He had just watched Burrow hit nine of 13 passes for 161 yards in the fourth quarter after passing for only 138 yards in the first three quarters. After Burrow took the overtime's opening drive to the 49ers 26 on passes of 26 and 23 yard to wide receiver Tee Higgins and tight end C.J. Uzomah, respectively, the Bengals handed it off twice to Mixon for seven yards to set up third-and-three from the 19. Burrow dropped back, couldn't find anyone initially on a quick throw and started to scramble before sack ace Nick Bosa, bull-rushing backup right tackle Isaiah Prince (in there because apparently Riley Reiff re-aggravated an ankle injury) and got to Burrow for the 49ers' fifth sack and second for Bosa.
"Yep. Yep. I agree with you," said Taylor when asked about sticking with a quarterback's hot hand. "That's one that will keep you up at night. We have a quarterback that can win us a lot of games, and there's maybe one more pass instead of a run there. Sure, if we hit that run, I feel great about it. But we didn't. And so then you go back to hindsight, and I'm sure I'll feel a lot of that tonight."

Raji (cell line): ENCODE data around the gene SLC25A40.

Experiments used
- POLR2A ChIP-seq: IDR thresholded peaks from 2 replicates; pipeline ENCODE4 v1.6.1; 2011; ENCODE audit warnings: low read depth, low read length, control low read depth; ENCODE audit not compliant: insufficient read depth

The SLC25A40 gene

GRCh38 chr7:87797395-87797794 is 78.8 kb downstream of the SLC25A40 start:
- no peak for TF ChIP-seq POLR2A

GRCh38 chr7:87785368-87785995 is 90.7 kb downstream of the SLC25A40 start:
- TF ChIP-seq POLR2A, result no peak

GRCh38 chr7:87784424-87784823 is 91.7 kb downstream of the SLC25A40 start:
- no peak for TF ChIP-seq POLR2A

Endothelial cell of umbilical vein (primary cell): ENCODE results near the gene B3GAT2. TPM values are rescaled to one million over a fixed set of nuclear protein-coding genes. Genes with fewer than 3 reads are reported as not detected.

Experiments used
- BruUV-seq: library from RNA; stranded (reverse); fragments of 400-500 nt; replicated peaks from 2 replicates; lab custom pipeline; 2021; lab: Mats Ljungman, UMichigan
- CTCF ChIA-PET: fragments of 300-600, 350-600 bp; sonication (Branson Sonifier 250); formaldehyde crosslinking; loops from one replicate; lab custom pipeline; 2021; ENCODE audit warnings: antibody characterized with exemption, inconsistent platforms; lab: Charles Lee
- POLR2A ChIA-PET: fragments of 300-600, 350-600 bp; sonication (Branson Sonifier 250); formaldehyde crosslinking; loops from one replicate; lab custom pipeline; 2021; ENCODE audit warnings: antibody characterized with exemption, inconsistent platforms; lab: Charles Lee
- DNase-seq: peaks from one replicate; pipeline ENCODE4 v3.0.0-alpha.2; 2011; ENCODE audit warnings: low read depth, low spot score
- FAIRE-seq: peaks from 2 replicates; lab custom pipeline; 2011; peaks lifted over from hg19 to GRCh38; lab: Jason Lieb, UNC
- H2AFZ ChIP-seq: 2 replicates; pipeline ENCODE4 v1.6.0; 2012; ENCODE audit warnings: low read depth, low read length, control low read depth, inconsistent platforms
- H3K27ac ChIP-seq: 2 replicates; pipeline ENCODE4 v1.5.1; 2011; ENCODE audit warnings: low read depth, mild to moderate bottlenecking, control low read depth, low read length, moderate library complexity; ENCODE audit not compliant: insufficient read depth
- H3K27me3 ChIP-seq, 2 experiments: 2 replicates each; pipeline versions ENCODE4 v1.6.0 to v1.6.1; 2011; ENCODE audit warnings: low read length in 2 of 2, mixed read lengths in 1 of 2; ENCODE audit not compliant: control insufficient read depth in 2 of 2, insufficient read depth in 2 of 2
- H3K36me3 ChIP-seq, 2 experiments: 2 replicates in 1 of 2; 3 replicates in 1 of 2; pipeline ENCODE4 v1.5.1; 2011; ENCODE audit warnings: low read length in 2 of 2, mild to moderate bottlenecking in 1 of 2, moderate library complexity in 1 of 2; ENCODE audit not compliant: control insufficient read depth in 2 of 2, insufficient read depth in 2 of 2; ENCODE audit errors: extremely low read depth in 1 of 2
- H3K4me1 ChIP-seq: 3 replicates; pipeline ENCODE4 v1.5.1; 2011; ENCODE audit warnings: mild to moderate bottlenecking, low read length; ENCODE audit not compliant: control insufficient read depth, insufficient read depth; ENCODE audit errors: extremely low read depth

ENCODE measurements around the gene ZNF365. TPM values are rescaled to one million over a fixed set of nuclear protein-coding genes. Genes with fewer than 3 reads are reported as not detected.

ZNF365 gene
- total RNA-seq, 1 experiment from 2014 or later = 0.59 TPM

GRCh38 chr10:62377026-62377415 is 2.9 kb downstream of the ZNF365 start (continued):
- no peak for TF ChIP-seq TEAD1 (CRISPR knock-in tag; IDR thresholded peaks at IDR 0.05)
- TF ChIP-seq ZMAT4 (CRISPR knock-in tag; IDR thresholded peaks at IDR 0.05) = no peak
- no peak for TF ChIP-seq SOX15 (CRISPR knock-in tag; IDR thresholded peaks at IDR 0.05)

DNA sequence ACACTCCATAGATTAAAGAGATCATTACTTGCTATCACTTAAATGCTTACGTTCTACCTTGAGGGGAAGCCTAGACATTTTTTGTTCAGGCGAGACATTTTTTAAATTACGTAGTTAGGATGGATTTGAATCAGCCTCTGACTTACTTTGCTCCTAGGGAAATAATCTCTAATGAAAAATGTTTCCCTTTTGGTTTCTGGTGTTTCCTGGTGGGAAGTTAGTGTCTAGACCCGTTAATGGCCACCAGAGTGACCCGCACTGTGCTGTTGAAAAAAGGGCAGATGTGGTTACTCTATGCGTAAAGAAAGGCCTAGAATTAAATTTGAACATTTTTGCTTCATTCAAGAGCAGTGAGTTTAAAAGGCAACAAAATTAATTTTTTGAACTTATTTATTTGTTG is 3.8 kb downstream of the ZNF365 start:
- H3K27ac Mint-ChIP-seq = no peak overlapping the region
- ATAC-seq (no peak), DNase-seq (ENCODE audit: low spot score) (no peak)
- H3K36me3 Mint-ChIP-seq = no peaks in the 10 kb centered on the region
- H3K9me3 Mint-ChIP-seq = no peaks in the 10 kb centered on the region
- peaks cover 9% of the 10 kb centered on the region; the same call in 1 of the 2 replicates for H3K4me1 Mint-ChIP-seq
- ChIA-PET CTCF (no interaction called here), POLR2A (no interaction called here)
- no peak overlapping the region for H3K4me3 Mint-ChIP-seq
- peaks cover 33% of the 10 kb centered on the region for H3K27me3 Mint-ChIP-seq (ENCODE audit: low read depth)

He also may be recalling that on Higgins' catch-and-run on the first play of OT, Ambry Thomas, one of the backup cornerbacks that had to start, went off with an injury.
"It's hard to say," said Burrow, when asked if he had any regrets about not being more aggressive at the end. "Like I said before, whatever plays are called you've got to execute. Every play is a chance of scoring a touchdown. It's just how you execute."
JOLTIN' JOE CONTAINED: While the fumbles and the OT caution were being put under the microscope, this decided the game more than anything:
The Bengals could only manage 86 yards on 26 carries even though Burrow counted every 49ers look but one as double high safeties dropping in Cover Two zone. The only single-high safety look yielded a deep shot to Chase that barely missed being a 37-yard touchdown pass.